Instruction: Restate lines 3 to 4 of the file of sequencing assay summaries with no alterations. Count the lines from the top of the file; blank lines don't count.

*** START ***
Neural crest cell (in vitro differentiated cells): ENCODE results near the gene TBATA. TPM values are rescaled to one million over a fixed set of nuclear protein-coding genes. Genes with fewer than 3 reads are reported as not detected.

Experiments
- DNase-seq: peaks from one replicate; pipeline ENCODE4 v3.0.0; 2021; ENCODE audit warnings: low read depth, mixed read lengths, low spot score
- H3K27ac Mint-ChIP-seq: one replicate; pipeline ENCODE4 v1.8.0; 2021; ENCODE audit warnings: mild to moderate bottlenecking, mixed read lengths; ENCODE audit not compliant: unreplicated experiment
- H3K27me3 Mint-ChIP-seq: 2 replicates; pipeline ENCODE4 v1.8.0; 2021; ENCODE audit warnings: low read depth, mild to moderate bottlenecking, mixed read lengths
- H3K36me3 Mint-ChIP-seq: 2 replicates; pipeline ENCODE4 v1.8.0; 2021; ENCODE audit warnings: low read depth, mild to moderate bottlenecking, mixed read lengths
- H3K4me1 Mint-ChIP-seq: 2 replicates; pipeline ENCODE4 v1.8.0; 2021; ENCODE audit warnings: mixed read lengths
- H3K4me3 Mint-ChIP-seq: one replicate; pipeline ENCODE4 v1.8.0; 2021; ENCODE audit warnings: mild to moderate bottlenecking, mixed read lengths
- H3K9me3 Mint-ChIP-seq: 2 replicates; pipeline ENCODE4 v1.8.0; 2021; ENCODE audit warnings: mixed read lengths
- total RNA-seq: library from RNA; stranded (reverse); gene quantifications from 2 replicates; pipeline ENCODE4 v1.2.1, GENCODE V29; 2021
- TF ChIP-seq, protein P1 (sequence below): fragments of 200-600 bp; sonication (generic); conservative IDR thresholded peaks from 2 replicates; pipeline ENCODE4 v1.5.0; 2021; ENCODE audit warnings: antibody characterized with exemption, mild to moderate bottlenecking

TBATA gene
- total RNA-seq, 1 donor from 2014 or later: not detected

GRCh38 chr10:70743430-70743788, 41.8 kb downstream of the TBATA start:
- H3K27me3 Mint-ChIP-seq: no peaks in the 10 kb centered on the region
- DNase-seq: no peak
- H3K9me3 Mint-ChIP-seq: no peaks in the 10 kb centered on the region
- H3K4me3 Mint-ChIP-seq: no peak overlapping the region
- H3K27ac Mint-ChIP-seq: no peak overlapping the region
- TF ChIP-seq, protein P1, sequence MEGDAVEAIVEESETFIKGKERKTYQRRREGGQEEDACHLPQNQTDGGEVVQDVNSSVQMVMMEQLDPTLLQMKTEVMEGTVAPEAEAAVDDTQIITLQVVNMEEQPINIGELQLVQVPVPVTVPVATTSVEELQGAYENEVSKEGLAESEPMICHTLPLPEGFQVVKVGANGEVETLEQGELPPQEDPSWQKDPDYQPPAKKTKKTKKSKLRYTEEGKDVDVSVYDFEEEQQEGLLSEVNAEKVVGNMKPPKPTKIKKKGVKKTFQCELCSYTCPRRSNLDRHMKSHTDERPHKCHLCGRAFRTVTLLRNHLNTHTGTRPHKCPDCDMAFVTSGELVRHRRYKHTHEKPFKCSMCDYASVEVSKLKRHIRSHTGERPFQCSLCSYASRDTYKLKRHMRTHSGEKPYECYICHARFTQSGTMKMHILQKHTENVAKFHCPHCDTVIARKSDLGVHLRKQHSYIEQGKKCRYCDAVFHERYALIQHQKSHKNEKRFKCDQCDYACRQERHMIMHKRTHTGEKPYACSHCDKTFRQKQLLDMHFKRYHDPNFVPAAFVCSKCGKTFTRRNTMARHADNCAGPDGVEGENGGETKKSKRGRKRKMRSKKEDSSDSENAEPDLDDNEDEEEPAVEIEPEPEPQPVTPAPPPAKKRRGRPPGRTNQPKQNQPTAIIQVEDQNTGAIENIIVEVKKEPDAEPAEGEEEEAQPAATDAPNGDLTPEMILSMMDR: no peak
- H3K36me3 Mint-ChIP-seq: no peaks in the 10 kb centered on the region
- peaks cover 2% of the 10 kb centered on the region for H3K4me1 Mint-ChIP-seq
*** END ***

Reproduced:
- DNase-seq: peaks from one replicate; pipeline ENCODE4 v3.0.0; 2021; ENCODE audit warnings: low read depth, mixed read lengths, low spot score
- H3K27ac Mint-ChIP-seq: one replicate; pipeline ENCODE4 v1.8.0; 2021; ENCODE audit warnings: mild to moderate bottlenecking, mixed read lengths; ENCODE audit not compliant: unreplicated experiment